The welter of rules and complications involved in determining effective dates for veteran's compensation boils down to two points: The effective date is almost always the date that you request disability, and once the Veterans Administration sets the effective date, it's all but impossible to change. You can get retroactive pay, however, in a few cases -- or if you file your claim through the Fully Developed Claims program.
Veteran's compensation is a collection of benefits for injured veterans or veterans' survivors. Disability compensation, the best known of the benefits, is a lifetime annuity paid to veterans who have disabilities, diseases or injuries that were incurred or worsened during military service. The annuity begins after the Veterans Administration approves your disability status, and you get a lump sum payment to account for the time between your effective date and the date your payments began. Getting an earlier effective date means getting a bigger lump sum when the annuity starts.
The effective date of a veteran's disability compensation is usually the date of the first request for disability status. It has long been a common practice for veterans to contact the V.A. to say they intend to file a claim, following up with a more formal request after the V.A. sends the appropriate form. A vet has a year to file the claim after receiving the form. In practice, it may take several rounds of documentation requests by snail mail before the V.A. makes its determination, and a determination can take several months.
There are only three ways you can get retroactive pay, meaning an effective date earlier than your first disability claim. If you file within a year of your discharge, your effective date is usually your discharge date. If your disability is related to the chemical weapon Agent Orange, the effective date, or "date of entitlement," may be the date that the V.A. acknowledged that the disability has a service connection rather than your filing date. Finally, you can get up to a year's retroactive benefits by using the V.A.'s "fast track" program, implemented in December 2012. Formally, it's called the Fully Developed Claims program.
Fully Developed Claims
The gist of the Fully Developed Claims program is that the veteran does more of the documentation legwork. The program is an effort to cut the time required for disability determinations. The fast-track program strongly encourages online filing. When you provide all the evidence at the same time and certify that it's all the evidence you have, the V.A. can make a decision quickly. You have a year to supply the documentation after you file a claim. At the time of this writing, retroactive payments will only be granted until August 2015, although the time limit may change.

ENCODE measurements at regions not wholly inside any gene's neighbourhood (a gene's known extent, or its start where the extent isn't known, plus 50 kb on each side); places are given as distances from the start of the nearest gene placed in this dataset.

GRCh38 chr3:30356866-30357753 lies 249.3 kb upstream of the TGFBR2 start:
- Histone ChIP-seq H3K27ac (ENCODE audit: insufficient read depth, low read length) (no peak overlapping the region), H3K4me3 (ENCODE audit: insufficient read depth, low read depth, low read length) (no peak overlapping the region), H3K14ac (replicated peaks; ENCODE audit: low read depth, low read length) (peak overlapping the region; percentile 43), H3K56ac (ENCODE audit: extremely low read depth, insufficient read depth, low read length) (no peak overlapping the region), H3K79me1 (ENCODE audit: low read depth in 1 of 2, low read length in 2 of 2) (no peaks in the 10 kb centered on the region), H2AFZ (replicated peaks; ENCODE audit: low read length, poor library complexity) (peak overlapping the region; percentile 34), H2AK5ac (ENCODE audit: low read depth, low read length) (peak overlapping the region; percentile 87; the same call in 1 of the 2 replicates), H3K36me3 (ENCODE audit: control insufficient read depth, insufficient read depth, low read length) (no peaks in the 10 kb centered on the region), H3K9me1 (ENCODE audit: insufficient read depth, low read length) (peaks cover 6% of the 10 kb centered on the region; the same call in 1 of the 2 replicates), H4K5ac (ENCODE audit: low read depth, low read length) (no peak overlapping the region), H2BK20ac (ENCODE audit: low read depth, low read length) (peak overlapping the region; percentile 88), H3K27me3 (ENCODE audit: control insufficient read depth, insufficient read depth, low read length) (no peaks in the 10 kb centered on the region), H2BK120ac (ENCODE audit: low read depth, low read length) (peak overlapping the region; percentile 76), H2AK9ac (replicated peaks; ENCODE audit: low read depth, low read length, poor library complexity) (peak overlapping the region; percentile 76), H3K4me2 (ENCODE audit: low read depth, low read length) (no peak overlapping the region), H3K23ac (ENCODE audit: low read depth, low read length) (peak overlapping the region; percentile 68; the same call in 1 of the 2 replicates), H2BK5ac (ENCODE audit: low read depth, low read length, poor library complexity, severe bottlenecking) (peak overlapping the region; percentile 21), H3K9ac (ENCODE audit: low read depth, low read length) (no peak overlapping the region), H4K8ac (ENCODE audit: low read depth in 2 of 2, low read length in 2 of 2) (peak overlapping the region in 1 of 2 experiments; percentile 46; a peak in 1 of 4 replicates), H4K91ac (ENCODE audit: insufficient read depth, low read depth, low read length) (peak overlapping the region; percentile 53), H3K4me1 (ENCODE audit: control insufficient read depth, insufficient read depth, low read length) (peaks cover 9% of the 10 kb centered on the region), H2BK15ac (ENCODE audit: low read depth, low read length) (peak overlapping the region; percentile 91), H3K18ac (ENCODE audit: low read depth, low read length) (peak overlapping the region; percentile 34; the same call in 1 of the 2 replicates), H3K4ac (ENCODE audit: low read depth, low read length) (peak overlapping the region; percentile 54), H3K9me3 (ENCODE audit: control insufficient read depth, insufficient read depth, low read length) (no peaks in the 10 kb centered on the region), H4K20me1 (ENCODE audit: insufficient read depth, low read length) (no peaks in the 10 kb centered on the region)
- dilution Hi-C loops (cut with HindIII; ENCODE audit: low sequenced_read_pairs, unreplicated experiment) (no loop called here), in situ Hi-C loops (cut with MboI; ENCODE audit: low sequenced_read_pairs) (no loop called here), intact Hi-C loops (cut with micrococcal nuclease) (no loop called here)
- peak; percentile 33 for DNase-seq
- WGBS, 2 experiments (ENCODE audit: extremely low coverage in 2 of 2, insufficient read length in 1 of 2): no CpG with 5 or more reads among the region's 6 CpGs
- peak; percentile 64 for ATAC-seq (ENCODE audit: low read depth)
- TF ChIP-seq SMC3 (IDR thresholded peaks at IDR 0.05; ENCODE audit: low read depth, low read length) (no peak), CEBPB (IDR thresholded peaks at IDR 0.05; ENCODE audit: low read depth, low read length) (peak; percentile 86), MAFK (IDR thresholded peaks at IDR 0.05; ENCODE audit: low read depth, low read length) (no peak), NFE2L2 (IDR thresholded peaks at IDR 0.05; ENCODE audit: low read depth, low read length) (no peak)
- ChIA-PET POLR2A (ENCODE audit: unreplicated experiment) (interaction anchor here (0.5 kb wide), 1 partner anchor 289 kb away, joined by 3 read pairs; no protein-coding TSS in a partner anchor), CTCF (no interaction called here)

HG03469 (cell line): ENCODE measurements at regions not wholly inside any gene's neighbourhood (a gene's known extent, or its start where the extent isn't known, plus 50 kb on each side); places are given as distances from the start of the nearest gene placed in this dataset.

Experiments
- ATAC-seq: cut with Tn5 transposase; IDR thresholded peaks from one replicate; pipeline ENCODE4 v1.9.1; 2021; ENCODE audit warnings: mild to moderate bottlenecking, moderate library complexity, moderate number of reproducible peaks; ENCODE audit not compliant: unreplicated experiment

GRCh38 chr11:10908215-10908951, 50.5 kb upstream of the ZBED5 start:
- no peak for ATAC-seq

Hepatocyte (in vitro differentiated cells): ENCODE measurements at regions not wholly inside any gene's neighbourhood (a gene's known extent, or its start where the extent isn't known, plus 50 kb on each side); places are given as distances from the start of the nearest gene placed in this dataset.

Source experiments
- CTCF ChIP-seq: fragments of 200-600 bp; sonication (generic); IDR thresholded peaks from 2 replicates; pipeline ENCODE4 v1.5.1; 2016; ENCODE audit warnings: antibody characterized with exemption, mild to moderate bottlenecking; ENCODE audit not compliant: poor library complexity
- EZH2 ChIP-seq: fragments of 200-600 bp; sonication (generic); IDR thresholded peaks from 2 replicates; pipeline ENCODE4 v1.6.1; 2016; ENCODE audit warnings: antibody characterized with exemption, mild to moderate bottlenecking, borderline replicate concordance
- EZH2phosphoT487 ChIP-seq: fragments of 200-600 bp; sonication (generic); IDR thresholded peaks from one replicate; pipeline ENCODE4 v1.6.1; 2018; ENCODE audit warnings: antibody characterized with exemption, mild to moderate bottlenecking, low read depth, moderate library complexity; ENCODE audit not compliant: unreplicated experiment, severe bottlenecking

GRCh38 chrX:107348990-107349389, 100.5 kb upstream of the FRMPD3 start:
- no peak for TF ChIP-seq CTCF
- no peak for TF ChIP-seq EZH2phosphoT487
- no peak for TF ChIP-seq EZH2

Clear and Unmistakable Errors
After the V.A. sets the effective date, your only option for changing it is to find a clear and unmistakable error -- a CUE, as the claim is called -- on the V.A.'s part. The mistake may be, for example, a misinterpretation of facts or a misapplication of regulations, but in any case, CUE claims are hard to win. You should go to a lawyer who specializes in them. Typically, such attorneys work for a contingency fee; their pay is a percentage of the proceeds of a successful claim. Such attorneys only take your case if they think they can win it.
- U.S. Department of Veterans Affairs: Compensation -- Types of Compensation
- U.S. Department of Veterans Affairs: Compensation -- Effective Dates
- Fox News: Vets Groups Slam Obama Administration's Proposed V.A. Disability Filing Rule
- Nolo.com: How V.A. Determines Effective Dates for Disability Compensation -- When Veterans' Back Pay Starts
- U.S. Department of Veterans Affairs: Fully Developed Claims
- U.S. Department of Veterans Affairs: Office of Public and Intergovernmental Affairs -- NASDVA Joins Fully Developed Claims Community of Practice
- Legal Help for Veterans: Frequently Asked Questions -- What Will My Appeal Cost Me?
Sarah Brumley has written extensively on business and health-industry topics since 1995. Her work has appeared in publications ranging from Funk & Wagnall's yearbooks to "Medical Economics," a magazine for physicians. She holds a master's degree in finance from New York University.